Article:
The American GIs who made a new England

Somewhere in England tells the story of the effect American GIs had on East Anglia
Somewhere in England tells the story of the effect American GIs had on East Anglia

Nylons, Hershey bars, jitterbugging and Swing Bands in the local village hall all feature in a show coming to the Hat Factory in Luton on Tuesday May 17.

Polly Wiseman’s new wartime theatre production Somewhere in England tells the moving story of what happened when thousands of American GIs arrived in rural East Anglia during the Second World War.

In May 1942, the first Eighth US Army Air Force aeroplanes arrived in East Anglia. With them came thousands of black and white American GIs who, in some places, outnumbered the local population by 50 to 1.

This unique moment in history, often referred to as ‘the friendly invasion’, had a huge impact on social and cultural life in the Eastern region.

It is also a tale of segregation and of rural communities turned upside down - children being forced to grow up before their time, friendships forged and then blown apart, and outsiders learning to live among the locals.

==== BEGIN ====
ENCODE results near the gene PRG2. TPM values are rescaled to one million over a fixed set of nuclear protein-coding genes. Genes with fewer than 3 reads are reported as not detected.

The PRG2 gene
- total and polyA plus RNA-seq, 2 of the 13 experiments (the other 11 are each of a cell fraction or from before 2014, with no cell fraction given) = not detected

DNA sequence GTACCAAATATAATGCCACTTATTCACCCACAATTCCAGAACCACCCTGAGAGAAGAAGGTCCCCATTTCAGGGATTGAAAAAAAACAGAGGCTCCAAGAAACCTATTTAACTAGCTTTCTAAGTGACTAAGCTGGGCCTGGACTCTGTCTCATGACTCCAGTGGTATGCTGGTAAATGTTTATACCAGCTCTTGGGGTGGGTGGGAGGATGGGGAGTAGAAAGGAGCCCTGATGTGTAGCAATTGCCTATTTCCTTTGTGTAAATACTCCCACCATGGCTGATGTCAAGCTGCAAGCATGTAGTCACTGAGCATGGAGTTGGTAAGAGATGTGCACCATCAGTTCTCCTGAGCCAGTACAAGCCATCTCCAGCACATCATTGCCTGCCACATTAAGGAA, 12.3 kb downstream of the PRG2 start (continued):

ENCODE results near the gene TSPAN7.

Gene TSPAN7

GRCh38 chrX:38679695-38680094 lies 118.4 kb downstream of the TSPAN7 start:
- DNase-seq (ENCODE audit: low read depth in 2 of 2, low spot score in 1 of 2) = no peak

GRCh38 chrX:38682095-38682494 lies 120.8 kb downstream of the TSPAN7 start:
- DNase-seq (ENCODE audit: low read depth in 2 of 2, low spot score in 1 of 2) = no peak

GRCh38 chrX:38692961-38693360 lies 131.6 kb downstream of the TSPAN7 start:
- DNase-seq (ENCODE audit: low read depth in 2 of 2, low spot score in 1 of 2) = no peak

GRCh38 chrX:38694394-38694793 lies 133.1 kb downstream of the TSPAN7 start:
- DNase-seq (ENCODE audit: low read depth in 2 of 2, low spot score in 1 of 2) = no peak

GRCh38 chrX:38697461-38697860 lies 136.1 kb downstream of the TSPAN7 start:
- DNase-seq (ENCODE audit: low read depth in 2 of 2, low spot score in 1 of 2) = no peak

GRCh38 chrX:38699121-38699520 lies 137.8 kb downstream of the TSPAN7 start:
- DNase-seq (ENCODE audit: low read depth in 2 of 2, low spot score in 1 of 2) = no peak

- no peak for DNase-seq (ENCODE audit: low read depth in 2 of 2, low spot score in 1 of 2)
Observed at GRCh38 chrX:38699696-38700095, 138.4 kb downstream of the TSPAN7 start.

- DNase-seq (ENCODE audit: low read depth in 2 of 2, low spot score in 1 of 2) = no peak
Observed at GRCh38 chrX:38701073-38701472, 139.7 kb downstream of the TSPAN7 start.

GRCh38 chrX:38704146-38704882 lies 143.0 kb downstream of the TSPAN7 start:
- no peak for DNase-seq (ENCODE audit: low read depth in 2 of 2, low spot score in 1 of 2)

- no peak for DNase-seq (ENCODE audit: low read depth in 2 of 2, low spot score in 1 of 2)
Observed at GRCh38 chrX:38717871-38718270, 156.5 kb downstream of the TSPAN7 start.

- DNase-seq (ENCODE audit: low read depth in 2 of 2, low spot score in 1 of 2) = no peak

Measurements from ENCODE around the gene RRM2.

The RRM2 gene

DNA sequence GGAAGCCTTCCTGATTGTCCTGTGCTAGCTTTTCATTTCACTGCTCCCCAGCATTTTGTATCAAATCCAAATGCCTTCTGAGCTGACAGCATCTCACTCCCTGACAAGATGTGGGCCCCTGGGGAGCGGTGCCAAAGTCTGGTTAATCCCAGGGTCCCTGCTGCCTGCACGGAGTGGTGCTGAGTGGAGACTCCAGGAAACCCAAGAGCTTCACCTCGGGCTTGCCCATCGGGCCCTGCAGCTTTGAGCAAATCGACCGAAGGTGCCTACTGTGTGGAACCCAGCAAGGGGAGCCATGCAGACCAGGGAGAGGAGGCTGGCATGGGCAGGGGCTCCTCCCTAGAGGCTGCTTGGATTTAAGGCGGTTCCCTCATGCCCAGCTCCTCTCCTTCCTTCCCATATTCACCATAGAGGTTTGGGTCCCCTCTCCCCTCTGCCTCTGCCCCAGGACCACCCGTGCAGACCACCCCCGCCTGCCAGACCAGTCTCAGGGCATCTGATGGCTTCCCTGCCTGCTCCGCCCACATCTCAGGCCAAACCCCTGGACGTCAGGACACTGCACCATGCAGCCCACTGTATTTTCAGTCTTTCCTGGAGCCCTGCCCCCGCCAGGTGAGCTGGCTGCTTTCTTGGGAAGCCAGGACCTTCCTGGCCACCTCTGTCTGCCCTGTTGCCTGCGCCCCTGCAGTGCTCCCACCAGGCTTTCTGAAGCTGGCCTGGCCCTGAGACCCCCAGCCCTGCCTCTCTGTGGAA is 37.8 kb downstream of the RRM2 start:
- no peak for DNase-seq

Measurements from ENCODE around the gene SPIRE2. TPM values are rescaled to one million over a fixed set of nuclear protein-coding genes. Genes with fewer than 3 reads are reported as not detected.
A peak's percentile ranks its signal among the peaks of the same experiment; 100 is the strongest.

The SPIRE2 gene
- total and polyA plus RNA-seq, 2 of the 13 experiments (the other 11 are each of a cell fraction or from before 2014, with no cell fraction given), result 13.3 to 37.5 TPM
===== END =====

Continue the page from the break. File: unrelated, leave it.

Somewhere in England is part of the Heritage Lottery Funded Eighth in The East project, a programme of activities using theatre, archaeology, photography, oral testimony and documentation to highlight this period in East Anglia’s history.

Somewhere in England is presented by Eastern Angles, the regional touring theatre company for East Anglia.

The show starts at 7.30pm. Tickets cost £10 or £8 for concessions.

Call 01582 878100 or visit lutonculture.com to book or for more information.